LAKE FOREST, Ill. (AP) — Coach John Fox wasn't interested in close calls and bright spots in the wake of the Chicago Bears' latest gut-wrenching loss.
"We're here to win," he said. "That's the goal."
The Bears once again came up short, losing to the Green Bay Packers 30-27 when Aaron Rodgers hit Jordy Nelson with a 60-yard pass to set up Mason Crosby's field goal as time expired Sunday.
That happened after Chicago (3-11) wiped out a 17-point deficit in the fourth quarter and tied it on a field goal by Connor Barth, only to come away with a gut-wrenching loss.
They head into Saturday's game against Washington with no shot at matching the 6-10 mark of Fox's first season. The best they can do is match the 5-11 mark in 2014 that led to Marc Trestman's firing.
If they drop their remaining games against the Redskins and Minnesota, the Bears will do something they have not done in a non-strike year since the NFL schedule expanded to 16 games in 1978 — finish with fewer than four wins.
They've gone 4-12 three times since, most recently in 2002. But the last time they finished with three wins or less in a full season was 1973, when they went 3-11.
Despite being done in by poor play and a long list of injuries to go with a few suspensions, the Bears at least are showing some fight. They've dropped two in a row by three points, and six of their losses are by seven or less.
They made things interesting against Green Bay after they fell behind 27-10. But it was an all-too-familiar result, with some questionable decisions down the stretch.
Facing a fourth-and-goal at the 4 trailing by three with 1:23 remaining, Fox had a decision to make: go for the win or the tie?
Fox opted for the tie, betting his defense would come through with the stop and send the game into overtime.
"Well, that would have been better than what ended up happening," Fox said.
Instead, it was the Packers striking gold. But before the big pass from Rodgers to Nelson, there was another decision that raised some eyebrows.
Chicago declined a 10-second runoff with 54 seconds remaining after Green Bay guard Lane Taylor got hurt on a run for a loss that left the Packers facing a third-and-11 at their 26.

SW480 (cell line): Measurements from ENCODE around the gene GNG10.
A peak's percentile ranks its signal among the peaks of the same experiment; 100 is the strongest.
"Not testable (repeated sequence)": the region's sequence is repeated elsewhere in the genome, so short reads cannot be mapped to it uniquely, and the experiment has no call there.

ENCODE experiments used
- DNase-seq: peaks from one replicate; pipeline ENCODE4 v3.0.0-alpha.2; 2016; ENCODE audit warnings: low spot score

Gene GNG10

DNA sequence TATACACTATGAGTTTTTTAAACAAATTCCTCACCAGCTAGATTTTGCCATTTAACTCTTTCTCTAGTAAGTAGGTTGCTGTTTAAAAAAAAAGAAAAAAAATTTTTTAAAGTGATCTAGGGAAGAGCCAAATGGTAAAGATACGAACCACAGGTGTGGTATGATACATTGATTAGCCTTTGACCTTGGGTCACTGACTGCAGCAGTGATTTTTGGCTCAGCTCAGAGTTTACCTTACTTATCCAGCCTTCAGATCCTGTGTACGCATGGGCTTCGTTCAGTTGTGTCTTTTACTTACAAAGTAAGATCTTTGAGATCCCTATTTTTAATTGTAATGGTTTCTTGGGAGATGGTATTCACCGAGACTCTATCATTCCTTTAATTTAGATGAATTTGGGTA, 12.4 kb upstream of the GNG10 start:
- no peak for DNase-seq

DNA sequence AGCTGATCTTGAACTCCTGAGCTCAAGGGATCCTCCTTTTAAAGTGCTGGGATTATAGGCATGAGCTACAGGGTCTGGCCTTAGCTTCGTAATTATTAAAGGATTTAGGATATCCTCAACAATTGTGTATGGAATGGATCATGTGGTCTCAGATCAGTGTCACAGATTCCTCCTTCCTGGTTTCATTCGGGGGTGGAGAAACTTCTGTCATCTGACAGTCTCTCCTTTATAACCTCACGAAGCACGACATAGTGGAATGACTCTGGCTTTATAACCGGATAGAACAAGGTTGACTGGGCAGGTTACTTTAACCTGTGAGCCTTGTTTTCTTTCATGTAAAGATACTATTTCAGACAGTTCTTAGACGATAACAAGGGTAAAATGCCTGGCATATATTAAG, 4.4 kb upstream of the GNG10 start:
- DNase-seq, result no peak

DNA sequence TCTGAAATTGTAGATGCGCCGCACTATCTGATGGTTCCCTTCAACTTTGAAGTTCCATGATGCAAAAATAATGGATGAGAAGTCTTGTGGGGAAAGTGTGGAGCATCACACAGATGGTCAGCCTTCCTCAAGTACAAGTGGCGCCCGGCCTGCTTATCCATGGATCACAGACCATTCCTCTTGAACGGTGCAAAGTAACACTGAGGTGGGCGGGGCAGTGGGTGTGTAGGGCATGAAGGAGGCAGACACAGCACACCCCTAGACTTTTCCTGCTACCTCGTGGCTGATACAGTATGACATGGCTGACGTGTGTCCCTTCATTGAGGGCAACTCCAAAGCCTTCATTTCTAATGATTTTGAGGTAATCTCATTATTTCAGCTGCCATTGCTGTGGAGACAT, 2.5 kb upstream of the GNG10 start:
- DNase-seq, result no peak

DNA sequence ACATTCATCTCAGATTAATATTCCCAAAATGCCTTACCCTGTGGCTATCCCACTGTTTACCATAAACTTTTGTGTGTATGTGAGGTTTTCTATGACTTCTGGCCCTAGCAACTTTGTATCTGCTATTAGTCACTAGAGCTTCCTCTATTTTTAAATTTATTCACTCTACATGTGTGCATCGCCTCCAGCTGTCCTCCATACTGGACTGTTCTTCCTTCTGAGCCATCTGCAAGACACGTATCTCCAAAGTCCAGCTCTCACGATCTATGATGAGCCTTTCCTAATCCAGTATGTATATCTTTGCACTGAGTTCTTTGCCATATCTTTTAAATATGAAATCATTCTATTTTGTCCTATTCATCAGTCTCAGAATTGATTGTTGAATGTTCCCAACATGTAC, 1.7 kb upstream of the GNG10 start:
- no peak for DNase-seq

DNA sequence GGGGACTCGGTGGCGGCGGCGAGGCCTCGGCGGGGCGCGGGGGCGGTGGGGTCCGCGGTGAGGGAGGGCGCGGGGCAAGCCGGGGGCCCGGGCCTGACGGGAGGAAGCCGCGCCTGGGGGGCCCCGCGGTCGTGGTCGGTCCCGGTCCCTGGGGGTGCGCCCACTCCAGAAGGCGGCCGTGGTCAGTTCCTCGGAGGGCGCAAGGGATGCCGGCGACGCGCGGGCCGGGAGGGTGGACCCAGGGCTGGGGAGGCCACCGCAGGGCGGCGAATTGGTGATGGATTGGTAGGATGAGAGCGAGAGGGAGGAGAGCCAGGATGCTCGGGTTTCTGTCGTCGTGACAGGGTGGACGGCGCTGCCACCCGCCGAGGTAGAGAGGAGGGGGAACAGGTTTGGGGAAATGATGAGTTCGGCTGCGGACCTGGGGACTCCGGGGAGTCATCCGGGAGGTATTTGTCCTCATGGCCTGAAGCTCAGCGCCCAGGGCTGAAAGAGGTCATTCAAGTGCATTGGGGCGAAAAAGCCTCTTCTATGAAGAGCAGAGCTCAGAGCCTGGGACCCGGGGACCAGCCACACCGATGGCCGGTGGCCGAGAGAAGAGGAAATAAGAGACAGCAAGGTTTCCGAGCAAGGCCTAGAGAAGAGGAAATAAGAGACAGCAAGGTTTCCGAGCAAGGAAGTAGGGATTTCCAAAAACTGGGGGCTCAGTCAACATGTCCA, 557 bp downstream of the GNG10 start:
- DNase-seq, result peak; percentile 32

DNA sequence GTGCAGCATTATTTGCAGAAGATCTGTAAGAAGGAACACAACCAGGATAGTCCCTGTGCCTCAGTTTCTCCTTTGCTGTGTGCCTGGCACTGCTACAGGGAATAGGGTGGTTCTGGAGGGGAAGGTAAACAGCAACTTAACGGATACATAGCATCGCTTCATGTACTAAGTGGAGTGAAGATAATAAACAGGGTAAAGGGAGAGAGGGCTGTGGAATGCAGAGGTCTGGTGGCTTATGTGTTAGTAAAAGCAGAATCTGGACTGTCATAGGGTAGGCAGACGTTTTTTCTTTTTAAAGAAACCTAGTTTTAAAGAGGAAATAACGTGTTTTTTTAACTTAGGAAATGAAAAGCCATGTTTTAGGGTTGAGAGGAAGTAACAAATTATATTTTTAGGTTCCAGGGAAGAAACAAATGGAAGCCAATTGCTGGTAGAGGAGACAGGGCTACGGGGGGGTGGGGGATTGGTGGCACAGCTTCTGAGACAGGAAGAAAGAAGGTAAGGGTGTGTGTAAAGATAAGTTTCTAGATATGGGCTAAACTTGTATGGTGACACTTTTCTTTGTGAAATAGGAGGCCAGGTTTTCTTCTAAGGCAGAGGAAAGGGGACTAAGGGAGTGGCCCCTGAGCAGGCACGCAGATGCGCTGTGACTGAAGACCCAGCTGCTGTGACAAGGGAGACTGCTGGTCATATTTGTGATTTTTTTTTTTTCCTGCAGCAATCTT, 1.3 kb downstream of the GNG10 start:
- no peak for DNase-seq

That would have been easy to understand if the Bears were going for the win because they had two timeouts remaining and the Packers had none. But Chicago had just played for overtime on the previous series by having Barth kick the field goal rather than go for a touchdown.
Rodgers allowed 18 seconds to run off the clock before taking the snap and firing deep to Nelson.
The Bears also could have called a timeout with 54 seconds left.
"It was going to be a winding clock, we knew all that," Fox said. "Without the 10-second runoff, let's say we get the stop on third-and-11, there's not going to be that much time. It's depending on where you want your timeouts. It's kind of six/half-dozen. It kind of really doesn't matter because it's not the way it went."
There were also questions about coverage on the deep pass. After all, Nelson was all alone with Cre'Von LeBlanc and got behind him.
"I think we'd run that particular coverage a couple of other times and been successful," Fox said. "Actually, we had a decent day on third down against the Pack, it's a coverage that we played before. Like I said yesterday, they just made a really good play."
Notes: Fox said WR Eddie Royal is headed to injured reserve because of a toe injury. ... LB Jerrell Freeman returned from a four-game suspension for violating the NFL's policy against performance enhancers.
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